Ghosts of Pioneers May Haunt Vast, Modern Prison Hospital
Springfield News & Leader, August 9, 1931, page 1B
By Beth Campbell
“On the site where buffalo-hunting Kickapoo Indians pitched their tents, and early settlers built rugged log cabins, the fedreral government within a few months will erect magnificent modern buildings costing $3,000,000.
“If legends about ghosts are true an old graveyard which the government does not know is there may cough up spirits of pioneers, born as early as 1798 to watch the amassing of brick, steel, and concrete, in the 1931 fashion.
“The location of the new government project, southwest of Springfield on the Louis Meyer property, contains the oldest graveyard in Greene County, although scores of people are not aware of its existence. In sad disrepair, neglected by relatives of the few persons whose gravestones remain to show they were buried there, the little cemetery is a haunting memory of early times in this section.
“When the lake was up on the property, the graveyard was on the ‘island’ in the center, and in the old days when the Fin and Feather Club used the lakeside for a clubhouse, there were many jests about playing ‘graveyard tag’ and similar mystery games. The last survivor of one of the persons buried there to evince interest in the graveyard visited here about two years ago, Mr. Meyer said, but has not returned.
“The dates on the tombstones rage from 1842 to 1853, and dates of the settlement around the graveyard are even earlier, before Springfield was incorporated in 1838. The birth date of one man buried there is 1798.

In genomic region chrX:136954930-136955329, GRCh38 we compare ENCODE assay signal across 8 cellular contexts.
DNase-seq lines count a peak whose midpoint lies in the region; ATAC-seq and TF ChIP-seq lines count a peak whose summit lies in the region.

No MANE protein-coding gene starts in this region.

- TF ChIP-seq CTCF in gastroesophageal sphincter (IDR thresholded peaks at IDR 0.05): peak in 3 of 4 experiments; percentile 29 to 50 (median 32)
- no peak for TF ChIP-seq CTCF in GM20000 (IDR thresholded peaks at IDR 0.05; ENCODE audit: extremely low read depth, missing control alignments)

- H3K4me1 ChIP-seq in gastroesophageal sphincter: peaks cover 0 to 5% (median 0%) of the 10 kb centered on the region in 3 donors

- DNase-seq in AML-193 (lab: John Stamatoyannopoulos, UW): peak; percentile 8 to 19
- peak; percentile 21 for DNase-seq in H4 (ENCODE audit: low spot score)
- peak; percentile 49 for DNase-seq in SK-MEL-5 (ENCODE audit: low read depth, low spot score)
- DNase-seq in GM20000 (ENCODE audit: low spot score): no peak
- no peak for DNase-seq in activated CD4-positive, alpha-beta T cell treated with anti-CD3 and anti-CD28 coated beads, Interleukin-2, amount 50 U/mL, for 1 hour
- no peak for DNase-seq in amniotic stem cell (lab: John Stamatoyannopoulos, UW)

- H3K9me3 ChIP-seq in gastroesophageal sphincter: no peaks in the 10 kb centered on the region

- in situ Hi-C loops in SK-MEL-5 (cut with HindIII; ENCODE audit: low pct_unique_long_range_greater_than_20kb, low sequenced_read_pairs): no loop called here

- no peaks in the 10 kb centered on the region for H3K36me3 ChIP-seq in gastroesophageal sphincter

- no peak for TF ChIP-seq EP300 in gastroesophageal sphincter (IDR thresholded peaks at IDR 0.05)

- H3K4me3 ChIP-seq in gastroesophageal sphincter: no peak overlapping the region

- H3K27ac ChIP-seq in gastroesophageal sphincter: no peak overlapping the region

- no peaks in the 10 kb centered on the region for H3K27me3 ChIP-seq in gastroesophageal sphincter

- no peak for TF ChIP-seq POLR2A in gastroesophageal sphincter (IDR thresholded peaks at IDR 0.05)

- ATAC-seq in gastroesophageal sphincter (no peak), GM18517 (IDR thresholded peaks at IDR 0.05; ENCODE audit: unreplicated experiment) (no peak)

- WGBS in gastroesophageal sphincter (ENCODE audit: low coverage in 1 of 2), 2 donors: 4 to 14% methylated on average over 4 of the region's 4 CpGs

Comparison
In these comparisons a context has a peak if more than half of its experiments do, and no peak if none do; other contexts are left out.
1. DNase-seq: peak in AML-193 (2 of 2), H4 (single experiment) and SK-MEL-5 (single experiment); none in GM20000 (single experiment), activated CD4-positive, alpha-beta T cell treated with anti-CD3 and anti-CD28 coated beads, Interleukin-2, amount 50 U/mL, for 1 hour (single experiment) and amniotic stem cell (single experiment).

“At the lower end of the cemetery, a group of six or seven slaves were buried. Small stones mark the places. On them are written the slaves’ first names and dates of their deaths.
“Inscriptions on some of the stones would indicate that life had its hard moments then, as now. One epitaph reads, ‘His dying words were “Farewell, Vain World. I’m going home!’ Spelling is sometimes unusual. Died is spelled dide.
“The graveyard is supposed to be on the spot where the Indians pitched their tents as they came through this country hunting buffalo and other wild game. A choice place for them, it was sought out by settlers when they arrived. Indians were routed, and the pioneers pushed across what was then Greene and is now Stone County.
“The stream of water which ran through the lower end of the Grand Prairie region made the boundary lines for the earliest families, the Britts, Callifax and Townsends.
“Mr. Meyer said that the graveyard had never been discussed between him and representatives of the government who have been here, so he did not know what its fate would be under the new arrangement.
“Lawing A. Wrightsman, who is in charge of the property until those in charge of the hospital arrive, said that he had been given no instructions concerning the graveyard, that he did not know it was there, and did not think the government was conscious of its presence. So any decisions in that regard must be made later, he said.”
This cemetery is now lost and it's exact location is unknown. Information from five legible tombstones was copied though the date the reading was taken is unknown. They are Mary Townsend, 20 Apr 1798-17 Jun 1842; James R. Townsend, 19 Mar 1848-8 Mar 1848; Cannefax Infant 26 Oct 1846-29 Oct 1846 son of Nancy J. & B. W. Cannefax; Jonathan W. Cathel 27 Apr 1828-21 Feb 1847; John M. Randolph Britt 25 Dec 1798-12 Dec 1853 "Farewell Vain World, I'm Going home". This information is from Greene County, Missouri, Cemeteries Volume 9, who have named the cemetery the William Townsend Cemetery.
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